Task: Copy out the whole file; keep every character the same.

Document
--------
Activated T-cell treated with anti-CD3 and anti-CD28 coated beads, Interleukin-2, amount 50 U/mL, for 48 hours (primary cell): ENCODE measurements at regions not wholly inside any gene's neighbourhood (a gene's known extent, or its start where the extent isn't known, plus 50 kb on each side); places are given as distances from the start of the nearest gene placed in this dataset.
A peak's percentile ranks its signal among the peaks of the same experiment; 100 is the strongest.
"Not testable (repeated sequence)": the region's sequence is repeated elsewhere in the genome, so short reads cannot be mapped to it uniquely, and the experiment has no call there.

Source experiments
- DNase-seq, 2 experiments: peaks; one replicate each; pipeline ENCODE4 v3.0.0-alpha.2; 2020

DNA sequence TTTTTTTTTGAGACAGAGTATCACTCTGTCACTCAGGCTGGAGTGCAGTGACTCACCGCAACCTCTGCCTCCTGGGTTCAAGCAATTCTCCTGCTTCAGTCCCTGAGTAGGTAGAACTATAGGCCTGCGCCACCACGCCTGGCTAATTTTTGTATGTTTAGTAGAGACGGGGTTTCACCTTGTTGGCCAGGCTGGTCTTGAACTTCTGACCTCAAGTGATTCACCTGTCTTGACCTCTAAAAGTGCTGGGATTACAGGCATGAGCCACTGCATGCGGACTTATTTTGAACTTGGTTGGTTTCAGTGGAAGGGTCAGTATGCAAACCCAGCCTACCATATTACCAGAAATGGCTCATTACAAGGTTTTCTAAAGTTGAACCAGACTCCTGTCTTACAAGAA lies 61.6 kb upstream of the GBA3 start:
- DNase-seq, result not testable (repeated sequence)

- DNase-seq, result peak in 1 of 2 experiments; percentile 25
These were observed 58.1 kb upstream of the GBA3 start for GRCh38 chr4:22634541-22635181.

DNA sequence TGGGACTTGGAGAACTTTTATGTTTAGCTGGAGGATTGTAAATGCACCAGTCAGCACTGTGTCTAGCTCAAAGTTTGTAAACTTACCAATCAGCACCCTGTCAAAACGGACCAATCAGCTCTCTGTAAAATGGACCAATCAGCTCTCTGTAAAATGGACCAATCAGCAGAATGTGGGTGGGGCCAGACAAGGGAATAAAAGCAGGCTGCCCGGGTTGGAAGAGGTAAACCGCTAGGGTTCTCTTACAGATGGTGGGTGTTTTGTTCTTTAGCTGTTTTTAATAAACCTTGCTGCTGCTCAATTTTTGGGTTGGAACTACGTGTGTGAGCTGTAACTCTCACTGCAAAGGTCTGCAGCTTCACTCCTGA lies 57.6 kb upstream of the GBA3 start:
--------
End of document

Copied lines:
Activated T-cell treated with anti-CD3 and anti-CD28 coated beads, Interleukin-2, amount 50 U/mL, for 48 hours (primary cell): ENCODE measurements at regions not wholly inside any gene's neighbourhood (a gene's known extent, or its start where the extent isn't known, plus 50 kb on each side); places are given as distances from the start of the nearest gene placed in this dataset.
A peak's percentile ranks its signal among the peaks of the same experiment; 100 is the strongest.
"Not testable (repeated sequence)": the region's sequence is repeated elsewhere in the genome, so short reads cannot be mapped to it uniquely, and the experiment has no call there.

Source experiments
- DNase-seq, 2 experiments: peaks; one replicate each; pipeline ENCODE4 v3.0.0-alpha.2; 2020

DNA sequence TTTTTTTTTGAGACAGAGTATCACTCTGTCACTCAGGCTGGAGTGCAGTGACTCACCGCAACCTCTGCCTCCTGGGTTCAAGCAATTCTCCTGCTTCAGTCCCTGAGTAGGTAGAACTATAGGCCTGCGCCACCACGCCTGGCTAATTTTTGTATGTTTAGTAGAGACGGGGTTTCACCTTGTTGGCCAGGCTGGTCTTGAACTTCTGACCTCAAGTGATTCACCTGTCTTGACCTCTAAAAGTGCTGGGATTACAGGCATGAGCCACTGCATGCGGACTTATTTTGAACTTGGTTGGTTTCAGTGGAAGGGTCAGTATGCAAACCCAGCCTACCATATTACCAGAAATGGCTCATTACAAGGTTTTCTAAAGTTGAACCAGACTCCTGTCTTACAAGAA lies 61.6 kb upstream of the GBA3 start:
- DNase-seq, result not testable (repeated sequence)

- DNase-seq, result peak in 1 of 2 experiments; percentile 25
These were observed 58.1 kb upstream of the GBA3 start for GRCh38 chr4:22634541-22635181.

DNA sequence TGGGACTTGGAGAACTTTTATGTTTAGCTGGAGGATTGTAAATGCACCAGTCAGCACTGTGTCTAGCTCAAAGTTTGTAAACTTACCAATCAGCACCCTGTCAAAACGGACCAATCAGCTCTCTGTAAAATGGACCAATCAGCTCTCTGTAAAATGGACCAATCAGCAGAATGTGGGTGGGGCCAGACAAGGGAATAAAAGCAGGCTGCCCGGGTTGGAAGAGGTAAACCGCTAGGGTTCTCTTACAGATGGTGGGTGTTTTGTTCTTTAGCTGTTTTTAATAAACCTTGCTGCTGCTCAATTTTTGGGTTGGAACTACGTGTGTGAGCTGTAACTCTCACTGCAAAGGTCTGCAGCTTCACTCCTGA lies 57.6 kb upstream of the GBA3 start: